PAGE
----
Recession’s end? Wealthiest Americans buying more Vail, Aspen real estate

VAIL – One sign the economy may be recovering is the recent resurgence of Colorado’s high-end mountain real estate market.

Aspen Lakes Ranch, recently purchased by hedge fund operator John Paulson for $24. 5 million. Photo by Bob Bowden

Eagle County, home to Vail and Beaver Creek ski areas, saw the dollar volume of real estate sales more than double in the first five months of 2010 compared to the same period in 2009, according to Land Title Guarantee Company.

While still far below the glory days of 2007, the upward trend is encouraging to brokers trying to figure out if the market has hit bottom, and it appears the nation’s wealthiest home buyers may be feeling more confident about buying luxury mountain properties.

There were 12 transactions totaling $42 million in Vail Village in May – six of the homes selling for more than $4 million.

In the even higher-end Pitkin County real estate market – home to Aspen and Snowmass – the purchase last month of a $24.5 million ranch and home by hedge fund operator John Paulson is seen as a sign the luxury home boom days may be back sooner rather than later.

“It’s a great sign for the Aspen market,” a broker told the online news site Real Aspen earlier this month. “If he is bullish on Aspen to the tune of $24.5 million, that gives other buyers incentive. They see that Aspen real estate is a sound investment.”

Paulson’s purchase, however, isn’t even close to the Pitkin County ranch record of $47 million in 2006. It’s just the biggest sale since a $43 million ranch sale in July of 2009

Land Title’s Trevor Theelke said the Paulson purchase would be a record in Eagle County, where the highest single-family home sale was for $24 million on Vail’s Forest Road in 2006. The biggest ranch sale ever in Eagle County was the Castle Peak Ranch for $23 million in February of 2004.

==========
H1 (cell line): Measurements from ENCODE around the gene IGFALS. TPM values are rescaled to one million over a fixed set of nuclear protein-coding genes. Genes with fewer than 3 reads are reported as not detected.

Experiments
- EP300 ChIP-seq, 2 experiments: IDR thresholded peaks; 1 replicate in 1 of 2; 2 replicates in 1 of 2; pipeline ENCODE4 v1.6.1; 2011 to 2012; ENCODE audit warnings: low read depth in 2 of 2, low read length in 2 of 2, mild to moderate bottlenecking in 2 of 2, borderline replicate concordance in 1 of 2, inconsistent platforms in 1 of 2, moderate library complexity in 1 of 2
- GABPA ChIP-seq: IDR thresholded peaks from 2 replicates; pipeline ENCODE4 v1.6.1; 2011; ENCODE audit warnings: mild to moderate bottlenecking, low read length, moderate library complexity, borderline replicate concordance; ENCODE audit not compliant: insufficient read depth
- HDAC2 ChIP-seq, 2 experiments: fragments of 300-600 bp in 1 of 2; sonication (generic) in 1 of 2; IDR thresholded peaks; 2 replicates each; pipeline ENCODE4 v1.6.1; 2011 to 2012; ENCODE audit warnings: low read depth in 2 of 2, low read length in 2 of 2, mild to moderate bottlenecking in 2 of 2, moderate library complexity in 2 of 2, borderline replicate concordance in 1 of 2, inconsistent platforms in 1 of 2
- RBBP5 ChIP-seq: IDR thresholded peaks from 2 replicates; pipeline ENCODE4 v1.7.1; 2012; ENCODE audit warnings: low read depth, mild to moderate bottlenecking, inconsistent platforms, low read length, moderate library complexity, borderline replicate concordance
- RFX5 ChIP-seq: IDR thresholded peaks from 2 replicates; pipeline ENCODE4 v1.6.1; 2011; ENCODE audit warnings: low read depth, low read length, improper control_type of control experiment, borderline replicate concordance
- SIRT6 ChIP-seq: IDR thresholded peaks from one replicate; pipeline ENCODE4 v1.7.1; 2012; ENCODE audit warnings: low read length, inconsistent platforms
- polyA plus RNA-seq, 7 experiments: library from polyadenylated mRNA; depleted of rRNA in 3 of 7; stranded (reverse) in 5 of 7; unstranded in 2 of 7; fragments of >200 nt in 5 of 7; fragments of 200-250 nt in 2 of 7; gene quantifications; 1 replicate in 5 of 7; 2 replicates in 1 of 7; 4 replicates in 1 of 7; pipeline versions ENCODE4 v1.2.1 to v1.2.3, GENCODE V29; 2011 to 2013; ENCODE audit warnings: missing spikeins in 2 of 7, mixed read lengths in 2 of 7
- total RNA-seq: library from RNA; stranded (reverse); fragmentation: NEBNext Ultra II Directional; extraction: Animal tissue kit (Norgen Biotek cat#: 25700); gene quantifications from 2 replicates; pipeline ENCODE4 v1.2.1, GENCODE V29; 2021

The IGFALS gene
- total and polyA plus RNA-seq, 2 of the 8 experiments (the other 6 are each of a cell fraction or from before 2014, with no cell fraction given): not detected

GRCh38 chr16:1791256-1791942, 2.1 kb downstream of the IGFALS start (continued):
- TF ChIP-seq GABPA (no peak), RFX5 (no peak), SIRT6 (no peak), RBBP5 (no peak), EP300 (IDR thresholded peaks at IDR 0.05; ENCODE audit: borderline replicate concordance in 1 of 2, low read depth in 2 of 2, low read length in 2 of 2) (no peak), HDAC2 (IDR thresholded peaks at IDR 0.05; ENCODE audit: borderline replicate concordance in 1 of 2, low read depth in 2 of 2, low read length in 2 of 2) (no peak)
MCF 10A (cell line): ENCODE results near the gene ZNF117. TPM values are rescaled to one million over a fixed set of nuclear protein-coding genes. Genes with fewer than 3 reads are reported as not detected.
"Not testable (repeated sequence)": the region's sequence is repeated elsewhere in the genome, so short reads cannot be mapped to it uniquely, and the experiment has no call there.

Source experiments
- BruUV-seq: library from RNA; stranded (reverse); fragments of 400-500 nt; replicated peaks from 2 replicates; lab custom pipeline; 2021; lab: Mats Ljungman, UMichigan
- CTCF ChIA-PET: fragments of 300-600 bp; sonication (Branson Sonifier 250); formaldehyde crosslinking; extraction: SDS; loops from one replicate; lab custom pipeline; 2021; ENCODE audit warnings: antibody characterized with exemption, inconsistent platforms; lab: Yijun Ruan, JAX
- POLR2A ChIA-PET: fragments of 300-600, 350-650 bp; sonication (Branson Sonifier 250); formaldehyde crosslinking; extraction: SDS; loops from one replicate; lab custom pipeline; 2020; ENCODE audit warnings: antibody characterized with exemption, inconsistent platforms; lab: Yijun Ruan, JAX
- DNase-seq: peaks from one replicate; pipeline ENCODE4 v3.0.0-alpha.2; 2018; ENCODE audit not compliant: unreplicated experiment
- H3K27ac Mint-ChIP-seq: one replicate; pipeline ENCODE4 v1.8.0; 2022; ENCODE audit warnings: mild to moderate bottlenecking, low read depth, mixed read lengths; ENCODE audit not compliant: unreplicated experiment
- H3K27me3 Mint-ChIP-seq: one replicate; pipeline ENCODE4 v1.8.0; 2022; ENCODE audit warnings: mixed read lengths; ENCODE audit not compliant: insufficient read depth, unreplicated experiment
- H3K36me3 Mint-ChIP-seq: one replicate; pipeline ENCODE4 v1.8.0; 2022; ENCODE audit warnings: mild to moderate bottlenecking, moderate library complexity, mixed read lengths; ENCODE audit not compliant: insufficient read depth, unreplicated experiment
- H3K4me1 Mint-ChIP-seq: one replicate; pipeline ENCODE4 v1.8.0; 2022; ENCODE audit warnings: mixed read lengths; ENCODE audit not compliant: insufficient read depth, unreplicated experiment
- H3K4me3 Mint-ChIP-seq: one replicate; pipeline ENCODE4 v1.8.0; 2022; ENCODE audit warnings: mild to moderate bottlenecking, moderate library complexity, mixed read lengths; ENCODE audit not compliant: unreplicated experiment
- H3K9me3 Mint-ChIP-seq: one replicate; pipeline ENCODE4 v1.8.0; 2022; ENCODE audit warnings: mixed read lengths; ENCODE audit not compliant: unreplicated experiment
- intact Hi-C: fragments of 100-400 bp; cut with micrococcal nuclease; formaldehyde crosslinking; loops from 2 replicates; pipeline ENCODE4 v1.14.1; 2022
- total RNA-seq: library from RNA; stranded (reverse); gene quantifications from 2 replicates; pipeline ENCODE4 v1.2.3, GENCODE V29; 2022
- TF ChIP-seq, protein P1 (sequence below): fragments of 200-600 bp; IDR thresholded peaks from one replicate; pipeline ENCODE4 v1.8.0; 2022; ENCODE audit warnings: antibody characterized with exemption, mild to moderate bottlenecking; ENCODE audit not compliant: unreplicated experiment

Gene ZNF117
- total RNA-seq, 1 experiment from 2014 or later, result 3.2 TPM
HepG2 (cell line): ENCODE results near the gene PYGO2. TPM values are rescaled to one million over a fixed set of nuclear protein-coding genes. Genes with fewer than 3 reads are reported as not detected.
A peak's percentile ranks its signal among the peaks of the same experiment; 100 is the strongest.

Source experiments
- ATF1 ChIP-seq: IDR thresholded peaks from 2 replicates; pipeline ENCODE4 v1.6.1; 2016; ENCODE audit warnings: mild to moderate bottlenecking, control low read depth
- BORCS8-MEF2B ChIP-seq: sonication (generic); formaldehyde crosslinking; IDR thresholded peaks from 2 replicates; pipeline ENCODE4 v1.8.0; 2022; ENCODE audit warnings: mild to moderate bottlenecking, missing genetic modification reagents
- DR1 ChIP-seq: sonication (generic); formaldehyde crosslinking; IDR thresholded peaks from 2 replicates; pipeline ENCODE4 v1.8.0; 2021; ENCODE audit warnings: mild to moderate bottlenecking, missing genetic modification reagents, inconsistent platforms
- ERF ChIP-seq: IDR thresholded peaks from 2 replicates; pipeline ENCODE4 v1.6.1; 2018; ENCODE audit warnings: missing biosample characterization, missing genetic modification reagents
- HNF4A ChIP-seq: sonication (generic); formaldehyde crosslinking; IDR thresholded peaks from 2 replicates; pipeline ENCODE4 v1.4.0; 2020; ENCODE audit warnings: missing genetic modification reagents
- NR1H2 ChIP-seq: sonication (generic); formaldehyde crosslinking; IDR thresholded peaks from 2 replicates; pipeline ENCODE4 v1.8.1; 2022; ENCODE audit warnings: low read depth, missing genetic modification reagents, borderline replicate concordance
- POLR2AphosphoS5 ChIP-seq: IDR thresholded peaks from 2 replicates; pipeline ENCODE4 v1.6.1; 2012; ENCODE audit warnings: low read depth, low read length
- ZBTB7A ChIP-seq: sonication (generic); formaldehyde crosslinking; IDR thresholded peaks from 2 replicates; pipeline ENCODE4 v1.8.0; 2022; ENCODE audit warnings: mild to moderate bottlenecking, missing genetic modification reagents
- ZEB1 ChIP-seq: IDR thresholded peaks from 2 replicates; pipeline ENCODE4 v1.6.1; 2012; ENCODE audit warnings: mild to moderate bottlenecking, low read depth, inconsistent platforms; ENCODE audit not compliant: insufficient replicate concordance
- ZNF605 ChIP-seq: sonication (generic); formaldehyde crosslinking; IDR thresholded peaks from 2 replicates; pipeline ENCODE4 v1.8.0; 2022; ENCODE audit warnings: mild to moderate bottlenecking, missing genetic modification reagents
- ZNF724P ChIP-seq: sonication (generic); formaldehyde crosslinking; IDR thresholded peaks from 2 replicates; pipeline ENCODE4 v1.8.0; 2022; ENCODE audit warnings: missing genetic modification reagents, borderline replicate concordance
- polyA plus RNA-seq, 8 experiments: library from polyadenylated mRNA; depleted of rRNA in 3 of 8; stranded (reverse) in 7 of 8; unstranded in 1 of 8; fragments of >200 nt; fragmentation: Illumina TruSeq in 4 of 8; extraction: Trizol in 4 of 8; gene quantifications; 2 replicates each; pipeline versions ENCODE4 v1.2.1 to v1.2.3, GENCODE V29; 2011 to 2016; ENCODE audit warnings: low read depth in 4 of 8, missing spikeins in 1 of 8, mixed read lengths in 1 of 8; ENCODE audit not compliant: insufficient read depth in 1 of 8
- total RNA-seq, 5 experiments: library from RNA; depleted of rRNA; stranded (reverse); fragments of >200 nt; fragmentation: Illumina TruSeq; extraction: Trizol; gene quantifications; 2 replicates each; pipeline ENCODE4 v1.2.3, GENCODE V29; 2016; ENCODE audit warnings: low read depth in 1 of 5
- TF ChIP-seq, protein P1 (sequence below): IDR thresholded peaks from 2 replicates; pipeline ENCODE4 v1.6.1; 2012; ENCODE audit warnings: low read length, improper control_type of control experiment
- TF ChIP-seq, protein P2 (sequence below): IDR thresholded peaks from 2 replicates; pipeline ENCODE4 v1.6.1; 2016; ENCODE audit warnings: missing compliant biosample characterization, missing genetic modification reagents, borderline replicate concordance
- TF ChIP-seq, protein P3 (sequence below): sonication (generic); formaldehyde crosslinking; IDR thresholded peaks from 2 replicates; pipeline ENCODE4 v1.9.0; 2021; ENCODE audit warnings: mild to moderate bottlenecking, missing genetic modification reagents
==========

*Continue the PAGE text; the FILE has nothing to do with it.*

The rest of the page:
More than 5,000 acres of un-platted land between Minturn and Red Cliff off the backside of Vail Mountain – including the abandoned mining town of Gilman – sold to a Florida developer for $32.75 million in December of 2004. Plans to develop that property into a private ski and golf community stalled when the global economy collapsed in the fall of 2008.

Still, Led Gardner of Slifer Smith & Frampton Real Estate – the top brokerage firm in Eagle County – said there have been a number of big sales even during the recession.

“We’ve seen here in the Vail Valley some of the highest priced sales over the last two years that we’ve ever had,” Gardner said. “We had a big one over in Beaver Creek at the top of Borders (Road) last year. We sold a $15 million home in Mountain Star a little over a year ago. Even when times were good those were really notable sales for our market here.”

He added that it’s hard to compare the Aspen and Vail markets.

“A client of mine I’m working with now spent a day over in Aspen just last week and said, ‘Now I understand why I own in Vail,’” Gardner said. “Even if the market’s way down over there, they start at such a high bar. You say a property’s been reduced $5 million, you’re still talking about a $10 million or $15 million property.”

Gardner doesn’t necessarily view the Paulson sale in Aspen or other big sales in Eagle County as a sign that another mountain real estate heyday is right around the corner.

“I don’t personally think that it’s a sign that we’ve bounced and now everybody’s jumping back in,” he said. “I just think there are select buyers out there who recognize the opportunity being presented and are taking advantage of it.”

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About the Author

David O. Williams

is an award-winning reporter who has covered energy, environmental and political issues for years. His work has appeared in the New York Times, Chicago Tribune and Denver Post. He's founder of Real Vail
and Real Aspen.

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